Imagery, according to The Seagull Reader, is the basic building block of just about any poem (Joseph xxxi). It allows the reader to understand what the author is trying to interpret through images. In Do Not Go Gentle into That Good Night; Dylan Thomas uses a variety of imagery to analyze the moving toward the end of life. For example, the use of light and dark is used throughout the poem. In stanzas one, three, five, and six, the phrase “Rage, rage against the dying of the light” brings about the images of brightness, light, and life (Thomas 313). Darkness is used in the second stanza specifically in the phrase “Though wise men at their end know dark is right” to give the imagery, of possibly an old man, that is accepting death is near (Thomas 313). Death is another imagery that is brought up in Dylan Thomas’s poem Do Not Go Gentle into That Good Night. In the fifth stanza Grave men are used to depict...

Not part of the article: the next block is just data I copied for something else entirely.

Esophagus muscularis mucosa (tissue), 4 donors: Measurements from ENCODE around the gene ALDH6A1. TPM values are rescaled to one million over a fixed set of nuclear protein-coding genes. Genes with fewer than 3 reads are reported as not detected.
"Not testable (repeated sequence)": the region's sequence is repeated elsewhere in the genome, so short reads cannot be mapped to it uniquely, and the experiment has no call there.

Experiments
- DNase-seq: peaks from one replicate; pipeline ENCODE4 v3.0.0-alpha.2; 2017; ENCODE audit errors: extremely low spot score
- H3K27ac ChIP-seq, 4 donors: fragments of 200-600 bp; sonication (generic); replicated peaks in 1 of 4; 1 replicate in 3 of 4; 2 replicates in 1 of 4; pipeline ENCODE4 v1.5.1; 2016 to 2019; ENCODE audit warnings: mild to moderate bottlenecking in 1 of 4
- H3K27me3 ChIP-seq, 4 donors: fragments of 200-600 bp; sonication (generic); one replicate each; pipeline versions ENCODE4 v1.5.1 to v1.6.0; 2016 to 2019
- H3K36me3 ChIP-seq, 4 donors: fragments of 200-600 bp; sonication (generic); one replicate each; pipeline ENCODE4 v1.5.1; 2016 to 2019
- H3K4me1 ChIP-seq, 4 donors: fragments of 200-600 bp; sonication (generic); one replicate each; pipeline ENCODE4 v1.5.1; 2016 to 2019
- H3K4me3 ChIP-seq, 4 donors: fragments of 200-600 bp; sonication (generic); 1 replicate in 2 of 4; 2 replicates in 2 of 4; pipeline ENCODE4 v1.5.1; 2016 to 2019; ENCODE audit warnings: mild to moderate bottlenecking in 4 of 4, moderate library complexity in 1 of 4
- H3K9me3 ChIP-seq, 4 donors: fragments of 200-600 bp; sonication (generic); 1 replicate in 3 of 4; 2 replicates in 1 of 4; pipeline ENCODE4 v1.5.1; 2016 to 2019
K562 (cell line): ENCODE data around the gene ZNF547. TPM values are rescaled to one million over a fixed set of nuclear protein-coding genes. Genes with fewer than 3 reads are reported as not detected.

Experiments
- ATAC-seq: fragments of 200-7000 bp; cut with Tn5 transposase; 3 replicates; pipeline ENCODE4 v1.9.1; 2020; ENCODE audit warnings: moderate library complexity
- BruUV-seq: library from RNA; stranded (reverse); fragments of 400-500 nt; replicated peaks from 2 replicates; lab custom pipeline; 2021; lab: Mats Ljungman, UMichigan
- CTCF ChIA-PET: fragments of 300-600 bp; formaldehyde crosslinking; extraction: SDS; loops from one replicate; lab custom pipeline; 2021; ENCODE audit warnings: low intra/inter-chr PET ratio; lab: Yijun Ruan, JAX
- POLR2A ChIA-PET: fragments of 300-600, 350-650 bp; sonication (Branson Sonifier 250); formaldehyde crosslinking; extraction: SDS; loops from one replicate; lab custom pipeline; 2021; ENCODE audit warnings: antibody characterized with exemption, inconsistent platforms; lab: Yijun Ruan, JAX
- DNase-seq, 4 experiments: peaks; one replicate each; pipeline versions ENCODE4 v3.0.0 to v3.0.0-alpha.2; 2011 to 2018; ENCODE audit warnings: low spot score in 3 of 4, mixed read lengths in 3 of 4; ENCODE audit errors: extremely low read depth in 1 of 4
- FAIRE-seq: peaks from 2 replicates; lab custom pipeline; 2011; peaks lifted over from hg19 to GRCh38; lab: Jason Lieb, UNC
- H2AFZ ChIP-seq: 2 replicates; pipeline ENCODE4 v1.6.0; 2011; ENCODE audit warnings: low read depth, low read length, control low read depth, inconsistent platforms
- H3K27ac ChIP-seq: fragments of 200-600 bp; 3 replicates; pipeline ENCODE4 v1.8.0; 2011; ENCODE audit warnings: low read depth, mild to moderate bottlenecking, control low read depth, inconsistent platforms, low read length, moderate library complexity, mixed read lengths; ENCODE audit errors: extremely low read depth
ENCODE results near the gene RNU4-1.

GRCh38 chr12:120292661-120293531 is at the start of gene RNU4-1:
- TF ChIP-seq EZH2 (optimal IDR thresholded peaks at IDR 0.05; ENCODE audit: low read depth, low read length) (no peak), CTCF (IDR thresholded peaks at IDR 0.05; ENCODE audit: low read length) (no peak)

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...is body and its relationship with the universe; he became obsessed with the passage of time and the finality of death” (Lycett, Andrew). In Do Not Go Gentle into That Good Night literary strategies are used to help depict the coming of death. It also uses strategies that persuade the readers that we must live life and fight for what we have to live for. Dylan Thomas uses specifically imagery, metaphors, and syntax to show his obsession with death. According to the Literary Cavalcode, Dylan Thomas also uses a rhyming couplet with the rhyme schemer being ABA to enhance the meaning of his poem. Do Not Go Gentle into That Good Night is considered to be a villanelle. The Seagull Reader states that a villanelle is “a poem of five tercets and quatrain using just two rhymes. The first and third line of the first tercet are repeated throughout the other stanzas (Joseph 420).
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